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SamuelRoundtree
03-21-05, 01:33 AM
OK...most people here now that I mark out huge when the Hall of Fame nominees get named each year. This years class is an 'interesting' group that I know causes great debate among fans and 'marks' alike. For those of you who don't know, here is a quick run down of this years class.

Hulk Hogan -- Combined 12 World Championships over an 18 year span.
Rowdy Roddy Piper -- Arguably, the best talker of the early-mid 80's. Former I-C champ and NWA U.S. Champ
Jimmy Hart -- Manager, Several Tag Champs as well as the manager for the longest reigning I-C Champ The Honky Tonk Man.
Nikolai Volkoff and the Iron Sheik -- Former WWF Tag Champs
Mr. Wonderful Paul Orndorff -- Main evented WrestleMania 1 with Piper, Hogan and Mr. T
Cowboy Bob Orton -- No major accolades that I know of. Long time associate of Roddy Piper. Hired gun for Harley Race in the 80's in his war against Ric Flair.

The first three are probably the most deserving of the batch. The other four would eventually go in,

I offer a short list of the top 10 people I think should be considered for next year.

10) Yokozuna -- 4 World Title defenses in 2 Wrestlemania appearances. At 650 pounds (before breakfast), disturbingly agile. Probably Undertaker's toughest opponent and if they had ever met at Mania, might have been the blemish on his record.

9) The Honky Tonk Man -- Although the gimmick was cheesy, 15 months as I-C Champ that no one saw coming and interviews that irritated everyone proved how over this gimmick truly was.

8) Ted Dibiase -- The Million Dollar Man was one of the top heels in the late 80's and early 90's. When fans heard that laugh over the P.A. everyone knew that they had a price. Just ask RVD.

7) Mr. Fuji -- Like Hart, Albano, and Heenan one of the great managers of the 80's. Former three-time tag champ.

6) Bruno Sammartino -- Two world title reigns that lasted nearly 12 years. The single longest title reign ever. A lot of 'purists' probably think that the WWE/WWF/WWWF wouldn't have gained the notoriety it did in the 60's and 70's without the original 'working man's champion."

5) Jake Roberts -- Although he had no major titles during his tenure with the WWF, the music, the snakes and the fact that he was intense as any other heel on the roster at that time, made him the only guy who could get away with using the DDT as his primary finisher.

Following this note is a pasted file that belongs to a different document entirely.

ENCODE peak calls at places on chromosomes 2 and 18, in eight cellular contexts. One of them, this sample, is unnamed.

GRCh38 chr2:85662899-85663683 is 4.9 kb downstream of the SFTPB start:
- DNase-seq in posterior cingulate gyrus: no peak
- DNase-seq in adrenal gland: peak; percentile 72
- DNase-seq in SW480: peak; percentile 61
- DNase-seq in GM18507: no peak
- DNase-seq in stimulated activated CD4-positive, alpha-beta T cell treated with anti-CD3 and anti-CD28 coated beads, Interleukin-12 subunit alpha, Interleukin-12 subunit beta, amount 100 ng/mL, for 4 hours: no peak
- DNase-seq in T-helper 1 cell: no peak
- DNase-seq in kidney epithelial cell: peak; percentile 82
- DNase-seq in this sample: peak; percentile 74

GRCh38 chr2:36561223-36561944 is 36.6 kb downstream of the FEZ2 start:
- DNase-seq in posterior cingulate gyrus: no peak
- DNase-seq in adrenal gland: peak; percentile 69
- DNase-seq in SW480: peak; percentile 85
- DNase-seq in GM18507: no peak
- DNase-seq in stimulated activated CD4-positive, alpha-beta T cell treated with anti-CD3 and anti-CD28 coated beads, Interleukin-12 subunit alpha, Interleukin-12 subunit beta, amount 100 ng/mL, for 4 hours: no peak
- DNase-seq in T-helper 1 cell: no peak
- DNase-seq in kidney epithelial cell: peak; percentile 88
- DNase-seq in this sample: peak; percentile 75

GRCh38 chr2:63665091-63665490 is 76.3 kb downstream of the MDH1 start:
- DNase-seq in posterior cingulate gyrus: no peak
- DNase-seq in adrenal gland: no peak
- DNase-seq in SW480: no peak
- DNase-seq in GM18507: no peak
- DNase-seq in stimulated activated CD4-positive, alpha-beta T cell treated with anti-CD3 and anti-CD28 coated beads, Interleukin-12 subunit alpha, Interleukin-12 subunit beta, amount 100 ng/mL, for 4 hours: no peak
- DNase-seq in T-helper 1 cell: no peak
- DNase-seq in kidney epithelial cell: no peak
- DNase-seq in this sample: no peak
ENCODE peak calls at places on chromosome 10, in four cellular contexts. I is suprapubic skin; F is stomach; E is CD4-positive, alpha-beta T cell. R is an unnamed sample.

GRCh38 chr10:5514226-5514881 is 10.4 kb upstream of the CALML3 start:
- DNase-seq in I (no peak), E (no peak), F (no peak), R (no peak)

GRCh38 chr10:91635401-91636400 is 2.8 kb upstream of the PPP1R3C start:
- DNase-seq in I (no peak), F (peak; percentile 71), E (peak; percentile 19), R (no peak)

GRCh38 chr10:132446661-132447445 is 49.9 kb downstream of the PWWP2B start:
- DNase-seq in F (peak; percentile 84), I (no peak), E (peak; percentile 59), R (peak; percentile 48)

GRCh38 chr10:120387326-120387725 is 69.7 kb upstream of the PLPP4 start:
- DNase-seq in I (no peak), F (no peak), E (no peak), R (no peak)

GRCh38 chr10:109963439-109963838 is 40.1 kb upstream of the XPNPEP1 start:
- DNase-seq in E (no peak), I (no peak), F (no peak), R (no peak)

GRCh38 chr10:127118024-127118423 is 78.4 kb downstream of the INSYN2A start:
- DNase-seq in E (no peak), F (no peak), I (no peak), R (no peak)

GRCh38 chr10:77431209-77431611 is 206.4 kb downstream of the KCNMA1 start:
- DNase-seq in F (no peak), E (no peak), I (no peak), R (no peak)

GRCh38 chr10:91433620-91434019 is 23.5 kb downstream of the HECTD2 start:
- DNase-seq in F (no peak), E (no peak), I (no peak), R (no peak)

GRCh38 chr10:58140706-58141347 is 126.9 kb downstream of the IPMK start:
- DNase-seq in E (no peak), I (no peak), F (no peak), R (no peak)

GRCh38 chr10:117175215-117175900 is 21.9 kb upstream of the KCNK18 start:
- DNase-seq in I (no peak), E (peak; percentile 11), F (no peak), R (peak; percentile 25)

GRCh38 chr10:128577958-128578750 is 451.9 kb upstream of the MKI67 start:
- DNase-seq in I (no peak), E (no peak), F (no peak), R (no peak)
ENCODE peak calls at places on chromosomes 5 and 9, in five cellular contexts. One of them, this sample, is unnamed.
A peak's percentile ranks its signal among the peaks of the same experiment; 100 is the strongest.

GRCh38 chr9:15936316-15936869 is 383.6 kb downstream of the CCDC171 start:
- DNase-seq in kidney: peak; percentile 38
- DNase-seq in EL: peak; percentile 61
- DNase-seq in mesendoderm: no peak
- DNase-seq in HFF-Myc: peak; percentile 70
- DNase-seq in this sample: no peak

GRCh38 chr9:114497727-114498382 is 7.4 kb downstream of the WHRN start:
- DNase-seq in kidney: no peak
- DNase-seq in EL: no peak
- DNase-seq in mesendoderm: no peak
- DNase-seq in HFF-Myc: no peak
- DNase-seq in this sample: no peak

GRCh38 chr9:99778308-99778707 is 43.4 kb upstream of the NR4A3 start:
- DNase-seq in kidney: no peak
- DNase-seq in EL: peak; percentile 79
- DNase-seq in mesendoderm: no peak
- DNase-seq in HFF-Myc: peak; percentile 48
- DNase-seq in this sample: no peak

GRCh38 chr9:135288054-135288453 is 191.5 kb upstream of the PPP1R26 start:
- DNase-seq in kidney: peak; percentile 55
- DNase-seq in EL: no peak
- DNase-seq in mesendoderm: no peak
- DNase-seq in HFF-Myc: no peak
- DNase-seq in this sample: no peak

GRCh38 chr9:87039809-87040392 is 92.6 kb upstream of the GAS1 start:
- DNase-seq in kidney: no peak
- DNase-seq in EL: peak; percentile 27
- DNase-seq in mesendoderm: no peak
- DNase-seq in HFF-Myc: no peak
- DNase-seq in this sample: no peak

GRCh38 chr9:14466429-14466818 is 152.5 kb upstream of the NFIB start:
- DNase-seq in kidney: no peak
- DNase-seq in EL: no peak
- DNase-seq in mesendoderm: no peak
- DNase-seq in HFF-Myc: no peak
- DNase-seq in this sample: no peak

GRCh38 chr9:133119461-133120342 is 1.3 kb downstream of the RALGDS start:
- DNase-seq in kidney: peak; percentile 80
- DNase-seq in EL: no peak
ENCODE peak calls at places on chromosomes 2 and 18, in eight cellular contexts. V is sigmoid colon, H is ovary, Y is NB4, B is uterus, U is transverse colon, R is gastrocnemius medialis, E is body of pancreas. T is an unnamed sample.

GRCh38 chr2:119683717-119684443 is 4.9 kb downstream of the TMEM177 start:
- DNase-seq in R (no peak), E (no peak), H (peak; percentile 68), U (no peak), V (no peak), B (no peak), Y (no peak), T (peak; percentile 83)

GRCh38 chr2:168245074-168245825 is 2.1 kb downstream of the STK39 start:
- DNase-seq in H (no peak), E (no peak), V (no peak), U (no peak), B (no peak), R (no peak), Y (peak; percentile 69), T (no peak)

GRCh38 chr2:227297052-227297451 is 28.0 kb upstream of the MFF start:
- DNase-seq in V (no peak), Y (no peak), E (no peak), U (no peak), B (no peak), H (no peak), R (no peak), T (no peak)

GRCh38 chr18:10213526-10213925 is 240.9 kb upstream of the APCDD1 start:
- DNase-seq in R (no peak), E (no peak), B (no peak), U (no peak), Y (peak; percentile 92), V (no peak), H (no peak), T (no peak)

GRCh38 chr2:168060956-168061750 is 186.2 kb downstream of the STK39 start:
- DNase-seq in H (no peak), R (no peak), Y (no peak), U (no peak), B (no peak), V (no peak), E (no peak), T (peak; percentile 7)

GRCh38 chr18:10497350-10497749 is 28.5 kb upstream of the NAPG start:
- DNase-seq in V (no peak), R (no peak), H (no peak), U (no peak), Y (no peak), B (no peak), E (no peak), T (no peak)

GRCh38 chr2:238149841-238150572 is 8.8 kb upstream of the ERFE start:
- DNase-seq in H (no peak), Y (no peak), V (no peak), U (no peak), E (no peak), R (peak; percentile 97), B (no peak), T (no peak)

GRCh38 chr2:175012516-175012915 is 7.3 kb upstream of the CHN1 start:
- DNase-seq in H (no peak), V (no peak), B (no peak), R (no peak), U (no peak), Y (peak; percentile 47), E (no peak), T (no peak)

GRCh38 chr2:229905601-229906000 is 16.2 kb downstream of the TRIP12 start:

4) The Hart Family -- I think this is the only way to do this properly. Stu and the family are the first family of wrestling. It is my opinion that this is the only way Bret would even show up on TV again as well. To avoid argument with anyone else, this is where I will stop on this issue.

3) Randy Savage -- I think as far as transitional champions go (I know he had the belt for almost a year, but I defy you to tell me who he had a pay-per-view title defense against) I think he was one of the better ones. Hogan had 4 years with the title and he was getting kinda stale. Savage was the perfect guy to step in, work with Hogan and then turn on him at a time when both guys needed that meaningful storyline to get them both back over.

2) Ricky Steamboat -- Probably as good technically as anyone in the business during the 1980's. Whether in mid-card feuds with Don Muraco or fighting Ric Flair for the NWA title, Steamboat never wrestled a cookie-cutter type of match. Also in my opinion he was the last guy who took what is considered a routine move (the flying body press) and made it a feared finishing maneuever.

1) Mr. Perfect Curt Henning -- From the time he was teaming with Scott Hall back in the AWA to the time he was catching his own touchdown passes, everyone knew there was an "X" factor this guy had. No one could take a fall like him, no one could irritate you and make you like him at the same time. Pairing him with guys like Ric Flair and Bobby Heenan just made him that much cooler. His induction to the hall of fame would be perfect.(Sorry Derek)

This list has just been my opinion....I could be wrong.

Sean Taylor
03-21-05, 11:53 PM
Once again, Moh has asked for opinion. Oh you shouldn't have done that. Here we go..... my picks for the Hall of Fame inductees for 2006:

"Macho Man" Randy Savage - No question here. Lucky for him, his failed music career doesn't play a role in this decision. 2x WWE Champion with an IC title reign. He was a big name that even non-wrestling fans would recognize.

Owen Hart - The man was loved, he had great natural ability, and loyal even through the hard times. I mean, the man would die for the wrestling industry. Oh wait a minute, he did! How could we not induct the man who brought us The Blue Blazer, High Energy, and what ladder match would be complete without the top-down view of the Owen-cam. All tasteless jokes aside, Owen Hart should be inducted - I mean, it's not like the grandeur of his career is going to improve. (sorry, sorry)

Mr. Fuji - yeah you know he deserves it. Multiple ppv appearances as both a manager and a wrestler. He always made a great heel. There's only one manager that comes to mind when you say "That guy with the cane". He managed WWE Champion Yokozuna, WWE Tag Team Champions, as well as names like The Barbarian and Warlord. (Hey they were kinda big names.)